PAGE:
Anyway, Jimmy Cantwell (may he rest in peace) came up to do a clinic, and Bird put on one of his displays. After the second time he’d gone over on me, the owner sent her star rider (and this girl really was an outstanding rider) back to the barn for chaps and a helmet, but Jimmy talked me through the whole business and made me ride it out. (The horse eventually settled to the point where we could, in fact, show him.) This gave me a great deal of faith in Jimmy. Which led to:

Several years later, I was riding for him in a clinic on a horse I’d never seen, much less ridden, before. Now, I’m not the bravest person in the world when it comes to strange horses, even though I’d catch-ridden most of my life. I tended to take a conservative approach until I knew the horse. In this clinic, Jimmy warmed us up, then took away our stirrups. He then put up a course (I went back later to measure it because I didn’t believe it) that started at 3’6″ and grew from there. And he sent us over this one without stirrups. And we did it successfully. Granted the horse I was on was a very nice horse, but still …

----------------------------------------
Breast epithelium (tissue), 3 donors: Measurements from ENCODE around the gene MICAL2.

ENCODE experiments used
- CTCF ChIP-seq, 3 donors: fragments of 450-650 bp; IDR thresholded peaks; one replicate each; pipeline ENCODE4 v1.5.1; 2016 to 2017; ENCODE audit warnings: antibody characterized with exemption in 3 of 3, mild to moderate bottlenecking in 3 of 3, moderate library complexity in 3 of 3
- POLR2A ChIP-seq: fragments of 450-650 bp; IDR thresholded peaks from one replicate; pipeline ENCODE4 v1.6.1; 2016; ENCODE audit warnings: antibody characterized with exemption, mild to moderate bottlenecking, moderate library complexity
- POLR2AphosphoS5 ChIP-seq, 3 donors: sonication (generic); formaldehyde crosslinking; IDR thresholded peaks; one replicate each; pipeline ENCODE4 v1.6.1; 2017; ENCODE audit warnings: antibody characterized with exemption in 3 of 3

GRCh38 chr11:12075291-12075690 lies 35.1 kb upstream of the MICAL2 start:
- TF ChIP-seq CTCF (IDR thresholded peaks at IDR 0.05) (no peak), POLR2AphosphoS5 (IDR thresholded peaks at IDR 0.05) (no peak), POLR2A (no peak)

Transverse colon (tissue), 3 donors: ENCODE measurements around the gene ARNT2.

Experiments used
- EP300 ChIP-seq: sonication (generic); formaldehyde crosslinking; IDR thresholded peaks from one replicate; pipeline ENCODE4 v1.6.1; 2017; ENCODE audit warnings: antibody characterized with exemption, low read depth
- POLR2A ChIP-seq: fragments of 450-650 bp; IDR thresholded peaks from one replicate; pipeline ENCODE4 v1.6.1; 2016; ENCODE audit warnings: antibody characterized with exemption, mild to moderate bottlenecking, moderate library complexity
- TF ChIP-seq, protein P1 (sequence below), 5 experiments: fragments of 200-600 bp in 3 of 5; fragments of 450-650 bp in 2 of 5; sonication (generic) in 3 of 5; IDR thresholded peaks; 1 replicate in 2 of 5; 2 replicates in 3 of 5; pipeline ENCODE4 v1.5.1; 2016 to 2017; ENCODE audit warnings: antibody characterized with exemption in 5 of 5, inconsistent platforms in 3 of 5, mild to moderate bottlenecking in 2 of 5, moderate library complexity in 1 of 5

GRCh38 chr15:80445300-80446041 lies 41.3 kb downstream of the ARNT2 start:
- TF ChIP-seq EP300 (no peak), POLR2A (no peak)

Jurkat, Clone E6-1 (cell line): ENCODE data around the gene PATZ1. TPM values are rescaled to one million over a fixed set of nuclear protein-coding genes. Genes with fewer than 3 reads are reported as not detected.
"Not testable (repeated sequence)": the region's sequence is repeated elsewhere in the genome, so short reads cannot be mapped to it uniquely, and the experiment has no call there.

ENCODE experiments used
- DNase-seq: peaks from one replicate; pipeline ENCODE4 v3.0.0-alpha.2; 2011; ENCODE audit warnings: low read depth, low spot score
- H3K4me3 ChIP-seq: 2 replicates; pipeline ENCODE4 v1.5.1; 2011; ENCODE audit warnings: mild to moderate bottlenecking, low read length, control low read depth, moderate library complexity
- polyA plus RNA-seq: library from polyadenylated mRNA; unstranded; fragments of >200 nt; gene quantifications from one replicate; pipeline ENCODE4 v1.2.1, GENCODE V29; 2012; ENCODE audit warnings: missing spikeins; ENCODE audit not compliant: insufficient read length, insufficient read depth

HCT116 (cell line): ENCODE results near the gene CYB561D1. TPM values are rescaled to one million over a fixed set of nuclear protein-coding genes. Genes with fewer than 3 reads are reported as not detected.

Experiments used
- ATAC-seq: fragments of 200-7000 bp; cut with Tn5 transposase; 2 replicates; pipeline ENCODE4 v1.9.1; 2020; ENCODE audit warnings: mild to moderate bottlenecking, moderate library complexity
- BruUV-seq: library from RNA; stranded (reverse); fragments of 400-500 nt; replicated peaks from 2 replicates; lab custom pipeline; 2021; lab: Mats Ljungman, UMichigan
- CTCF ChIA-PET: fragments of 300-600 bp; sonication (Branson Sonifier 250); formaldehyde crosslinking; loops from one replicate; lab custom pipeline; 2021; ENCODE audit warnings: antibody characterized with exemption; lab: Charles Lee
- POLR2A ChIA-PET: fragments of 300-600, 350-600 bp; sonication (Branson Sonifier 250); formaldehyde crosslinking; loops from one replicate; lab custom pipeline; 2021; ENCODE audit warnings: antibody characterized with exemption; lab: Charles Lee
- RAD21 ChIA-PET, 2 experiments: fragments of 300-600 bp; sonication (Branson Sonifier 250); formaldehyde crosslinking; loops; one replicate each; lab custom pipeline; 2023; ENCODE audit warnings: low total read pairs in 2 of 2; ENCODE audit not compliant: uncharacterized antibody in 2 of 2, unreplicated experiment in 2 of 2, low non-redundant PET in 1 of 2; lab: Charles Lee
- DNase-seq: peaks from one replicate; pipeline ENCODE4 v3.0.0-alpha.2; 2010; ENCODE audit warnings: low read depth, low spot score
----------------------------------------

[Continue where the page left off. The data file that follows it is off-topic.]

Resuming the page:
I realized much later that this was real trust. Jimmy knew me, and told me to do it. He knew I could do it, and therefore I never questioned whether I could because Jimmy said I could and therefore I could. And did. I call that trust. Some people might call it insanity, naivete or just plain nuts, but it reads to me like trust.

What do you think?

More Music

Check out this one on YouTube. Lots of choices. The song is Over and Over, another traditional piece, and the singer is Nana Mouskouri. Lovely, lovely love song and terrific Viennese Waltz for dance purposes. There is only one problem.

A friend of mine, Russian and Jewish of origin, pointed out that the original melody is a Yiddish folk song with less than complimentary comments on “love songs”. Check that out at Tumbalalaika. Music’s the same, lyrics and sense are NOT!